Think Home Alone with a mouse instead of Macauley Culkin. Director Gore Verbinski brings a certain gothic style to the proceedings, including the grand old mansion that acts as the primary battleground, but Mouse Hunt is basically another case of a ridiculously small David thoroughly trouncing and humiliating his hapless Goliaths. Nathan Lane never met a hammy role he didn't like, and both he and Lee Evans have a lot of fun falling through floors and getting covered head to toe in triggered mousetraps. The camerawork is more than up to the task, following the scurrying mouse through the maze of intricate woodwork and piping that comprises the little rodent's preciously guarded territory. There's definitely some fun stuff here, and the look of the film, including a bunch of fantastic gadgets and gizmos, is like Tim Burton-lite. But the brothers' continued massive failures get repetitious pretty quickly. Look for a cameo by Christopher Walken as an eccentric exterminator who meets his match.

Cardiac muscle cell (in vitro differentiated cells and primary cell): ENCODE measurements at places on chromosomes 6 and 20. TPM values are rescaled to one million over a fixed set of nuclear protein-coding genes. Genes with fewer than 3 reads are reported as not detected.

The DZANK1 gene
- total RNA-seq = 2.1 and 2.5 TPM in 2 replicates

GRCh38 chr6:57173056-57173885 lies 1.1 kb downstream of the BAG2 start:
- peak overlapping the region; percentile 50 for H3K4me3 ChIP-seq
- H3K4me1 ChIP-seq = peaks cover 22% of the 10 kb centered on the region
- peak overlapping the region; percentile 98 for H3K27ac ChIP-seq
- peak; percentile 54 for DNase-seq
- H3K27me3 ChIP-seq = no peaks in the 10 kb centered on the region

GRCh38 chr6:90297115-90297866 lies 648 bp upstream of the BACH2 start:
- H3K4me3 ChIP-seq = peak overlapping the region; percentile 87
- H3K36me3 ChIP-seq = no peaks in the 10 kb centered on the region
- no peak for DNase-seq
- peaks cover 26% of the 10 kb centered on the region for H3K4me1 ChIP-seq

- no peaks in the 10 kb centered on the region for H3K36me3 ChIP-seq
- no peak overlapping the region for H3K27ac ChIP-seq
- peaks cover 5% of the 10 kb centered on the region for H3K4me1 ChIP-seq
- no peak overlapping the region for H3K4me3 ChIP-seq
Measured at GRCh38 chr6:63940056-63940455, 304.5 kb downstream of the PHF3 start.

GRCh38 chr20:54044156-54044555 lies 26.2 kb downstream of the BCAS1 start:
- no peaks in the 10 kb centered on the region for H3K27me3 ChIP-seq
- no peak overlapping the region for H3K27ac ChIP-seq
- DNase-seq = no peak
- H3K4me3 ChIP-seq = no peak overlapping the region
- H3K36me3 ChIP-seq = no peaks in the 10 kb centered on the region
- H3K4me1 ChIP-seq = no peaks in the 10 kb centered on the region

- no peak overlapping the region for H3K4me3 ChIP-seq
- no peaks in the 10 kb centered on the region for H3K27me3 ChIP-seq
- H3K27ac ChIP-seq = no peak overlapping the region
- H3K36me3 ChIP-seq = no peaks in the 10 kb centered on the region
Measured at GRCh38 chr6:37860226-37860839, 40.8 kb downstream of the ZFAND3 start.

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Gore Verbinski, the TV-commercials director responsible for the Budweiser frogs, directed this Adam Rifkin screenplay about two brothers (Nathan Lane and Lee Evans) who inherit a string factory and a decaying country home after the death of their father (the late William Hickey, in his last role). After moving in, they learn that the house has historical architectural importance and is valued in the millions. However, they are constantly tormented by a mouse within the walls. They engage in cartoon-like combat against the rodent, but it manages to outwit the brothers in successive situations. Both live and animatronic mice portray the title role, and some scenes assume the mouse's point of view. The film is dedicated to William Hickey.
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